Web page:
U.S. Sports Authority Backs ‘Liberalization’ Of Marijuana Laws, Official Tells Lawmakers
A representative of the U.S. Anti-Doping Agency (USADA) this week shifted blame for the Olympics suspension of U.S. runner Sha’Carri Richardson over a positive marijuana test, saying the national sports organization is “heartbroken” over the case and supports “liberalization” of current bans but claiming that its hands are tied with respect to enforcing international drug policy.
Edwin Moses, a two-time Olympic gold medal winner for track and field, and emeritus chair of USADA, appeared before a federal commission at a hearing on international sports on Wednesday and was pressed by panel co-chair Rep. Steve Cohen (D-TN) about the controversial suspension.
Cohen, who earlier in the day blasted the penalty for Richardson and urged federal action to end cannabis prohibition at a separate congressional hearing, said the case that’s made national headlines “is such a shame,” especially considering that the runner admitted to using marijuana in a legal state after learning about the death of her mother.
He also repeated a joke he made hours before that cannabis is “not a performance enhancing drug unless you’re involved in the hot dog eating contest on the Fourth of July at Coney Island.”
Moses replied that the Richardson situation “was one of the most heartbreaking cases that we’ve had this year.”
“Although there was a handful of similar cases from the beginning of the year—and so it was not the first case of its kind—we’re heartbroken at USADA to have to adjudicate any of these cases because, in many cases, there’s lots of reasons for drug use,” he told Cohen and other members at the hearing of the Commission on Security and Cooperation in Europe (also known as the Helsinki Commission).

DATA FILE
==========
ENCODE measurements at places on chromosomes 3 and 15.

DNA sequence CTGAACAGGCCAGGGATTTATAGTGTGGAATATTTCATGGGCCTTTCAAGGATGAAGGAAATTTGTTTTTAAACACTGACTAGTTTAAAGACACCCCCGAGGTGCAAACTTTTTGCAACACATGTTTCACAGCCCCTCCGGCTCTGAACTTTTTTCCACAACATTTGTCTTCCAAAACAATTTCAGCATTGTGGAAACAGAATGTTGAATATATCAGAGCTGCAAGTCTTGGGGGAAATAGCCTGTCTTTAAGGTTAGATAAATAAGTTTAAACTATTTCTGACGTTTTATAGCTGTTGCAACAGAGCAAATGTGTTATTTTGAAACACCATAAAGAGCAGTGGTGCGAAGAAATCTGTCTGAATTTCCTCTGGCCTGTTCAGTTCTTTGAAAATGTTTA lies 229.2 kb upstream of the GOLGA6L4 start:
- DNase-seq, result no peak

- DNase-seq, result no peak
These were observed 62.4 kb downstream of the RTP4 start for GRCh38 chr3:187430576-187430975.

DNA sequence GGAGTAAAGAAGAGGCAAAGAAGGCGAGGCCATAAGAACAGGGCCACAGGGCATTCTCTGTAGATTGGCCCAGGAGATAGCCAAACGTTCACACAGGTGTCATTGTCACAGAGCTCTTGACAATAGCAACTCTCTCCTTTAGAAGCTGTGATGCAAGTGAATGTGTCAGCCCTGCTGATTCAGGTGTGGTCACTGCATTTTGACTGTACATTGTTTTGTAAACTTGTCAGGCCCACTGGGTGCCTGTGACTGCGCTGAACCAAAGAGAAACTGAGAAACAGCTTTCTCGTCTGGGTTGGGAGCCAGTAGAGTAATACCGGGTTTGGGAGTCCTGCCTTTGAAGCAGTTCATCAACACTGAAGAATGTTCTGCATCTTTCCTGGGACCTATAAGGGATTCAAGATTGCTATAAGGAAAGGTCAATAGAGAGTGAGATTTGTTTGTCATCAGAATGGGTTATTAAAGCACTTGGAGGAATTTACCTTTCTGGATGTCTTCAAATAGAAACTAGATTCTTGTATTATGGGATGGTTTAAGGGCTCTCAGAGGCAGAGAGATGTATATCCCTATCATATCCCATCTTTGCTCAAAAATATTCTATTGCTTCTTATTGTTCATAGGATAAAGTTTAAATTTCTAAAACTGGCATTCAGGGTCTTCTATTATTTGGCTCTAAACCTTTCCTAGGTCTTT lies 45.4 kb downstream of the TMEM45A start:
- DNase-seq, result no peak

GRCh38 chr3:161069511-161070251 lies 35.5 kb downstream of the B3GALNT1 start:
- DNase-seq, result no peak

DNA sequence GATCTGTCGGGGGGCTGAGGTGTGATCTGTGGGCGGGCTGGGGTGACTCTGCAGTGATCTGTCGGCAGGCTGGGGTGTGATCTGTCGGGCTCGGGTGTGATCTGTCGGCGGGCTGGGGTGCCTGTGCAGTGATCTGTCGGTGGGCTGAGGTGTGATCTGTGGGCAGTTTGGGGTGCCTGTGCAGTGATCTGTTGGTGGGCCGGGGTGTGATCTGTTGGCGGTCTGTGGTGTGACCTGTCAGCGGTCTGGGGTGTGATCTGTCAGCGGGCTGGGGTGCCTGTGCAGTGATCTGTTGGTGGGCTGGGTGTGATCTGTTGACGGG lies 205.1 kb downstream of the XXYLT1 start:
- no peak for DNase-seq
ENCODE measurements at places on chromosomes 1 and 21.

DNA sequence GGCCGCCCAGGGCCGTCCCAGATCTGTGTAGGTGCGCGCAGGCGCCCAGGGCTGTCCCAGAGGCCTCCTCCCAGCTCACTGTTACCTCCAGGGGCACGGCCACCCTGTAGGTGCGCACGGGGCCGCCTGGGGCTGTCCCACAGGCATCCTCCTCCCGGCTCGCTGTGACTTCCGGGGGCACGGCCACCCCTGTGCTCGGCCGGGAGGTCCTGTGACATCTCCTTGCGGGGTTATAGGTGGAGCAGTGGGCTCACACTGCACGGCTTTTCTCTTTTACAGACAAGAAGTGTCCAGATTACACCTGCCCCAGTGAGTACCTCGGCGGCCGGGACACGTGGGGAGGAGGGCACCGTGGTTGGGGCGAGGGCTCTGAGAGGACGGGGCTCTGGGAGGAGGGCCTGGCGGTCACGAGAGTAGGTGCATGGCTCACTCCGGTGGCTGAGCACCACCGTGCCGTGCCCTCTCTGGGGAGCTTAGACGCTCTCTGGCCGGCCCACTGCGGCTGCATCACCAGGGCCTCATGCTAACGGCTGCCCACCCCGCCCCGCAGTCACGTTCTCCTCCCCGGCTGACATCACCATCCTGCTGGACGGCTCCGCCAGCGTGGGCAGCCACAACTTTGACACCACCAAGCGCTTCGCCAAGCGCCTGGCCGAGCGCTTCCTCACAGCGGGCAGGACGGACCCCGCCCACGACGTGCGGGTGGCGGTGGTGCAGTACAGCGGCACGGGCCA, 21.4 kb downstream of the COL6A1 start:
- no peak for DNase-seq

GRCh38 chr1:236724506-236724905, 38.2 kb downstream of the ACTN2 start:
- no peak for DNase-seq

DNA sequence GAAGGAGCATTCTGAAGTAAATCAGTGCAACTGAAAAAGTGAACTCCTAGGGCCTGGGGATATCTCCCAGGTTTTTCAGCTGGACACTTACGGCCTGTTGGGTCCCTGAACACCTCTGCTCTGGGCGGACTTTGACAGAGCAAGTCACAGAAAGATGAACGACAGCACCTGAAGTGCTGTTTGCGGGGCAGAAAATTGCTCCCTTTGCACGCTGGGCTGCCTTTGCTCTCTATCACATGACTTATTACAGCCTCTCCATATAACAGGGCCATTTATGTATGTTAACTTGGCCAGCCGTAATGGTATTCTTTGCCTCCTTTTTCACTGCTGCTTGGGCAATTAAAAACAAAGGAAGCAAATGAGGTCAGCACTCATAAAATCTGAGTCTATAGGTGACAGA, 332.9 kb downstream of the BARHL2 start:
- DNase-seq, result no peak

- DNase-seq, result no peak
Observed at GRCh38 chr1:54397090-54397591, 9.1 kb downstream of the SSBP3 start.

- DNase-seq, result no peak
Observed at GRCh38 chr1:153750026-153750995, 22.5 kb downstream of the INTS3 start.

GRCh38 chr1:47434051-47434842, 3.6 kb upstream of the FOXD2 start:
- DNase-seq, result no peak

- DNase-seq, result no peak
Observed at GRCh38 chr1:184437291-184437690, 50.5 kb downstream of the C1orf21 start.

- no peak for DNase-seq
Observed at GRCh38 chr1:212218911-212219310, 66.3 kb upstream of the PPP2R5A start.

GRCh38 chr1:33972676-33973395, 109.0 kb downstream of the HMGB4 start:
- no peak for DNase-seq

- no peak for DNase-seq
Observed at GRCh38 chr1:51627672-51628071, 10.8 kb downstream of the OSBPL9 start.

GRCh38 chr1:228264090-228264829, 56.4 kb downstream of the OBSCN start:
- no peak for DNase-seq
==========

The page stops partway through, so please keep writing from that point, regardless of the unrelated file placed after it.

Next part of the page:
Moses said the athlete “admitted what she did” and was aware of the potential consequences under international policy but argued that USADA has “always been on the side of more liberalization of the marijuana laws with respect to doping.”
“We’ve moved and promoted changing the regulations, bringing the level [of permissible THC concentrations in drug tests] higher to eliminate cases of out-of-competition use, which in certain states is legal,” he said. “It’s not banned out of competition. However, she just got caught within that window. We have been trying everything we can to get the world to understand how this drug fits into the scheme of things.”
The sports official also noted that the World Anti-Doping Agency (WADA) is a comprehensive body comprised of “650 organizations,” and “neither the United States Olympic Committee nor USADA nor the [USA Track & Field] have anything to do with making up the rules.”
“In most countries in the world, it’s still an illegal substance,” Moses said. “And there’s countries in the world that under no circumstance will they ever be as liberal as we are.”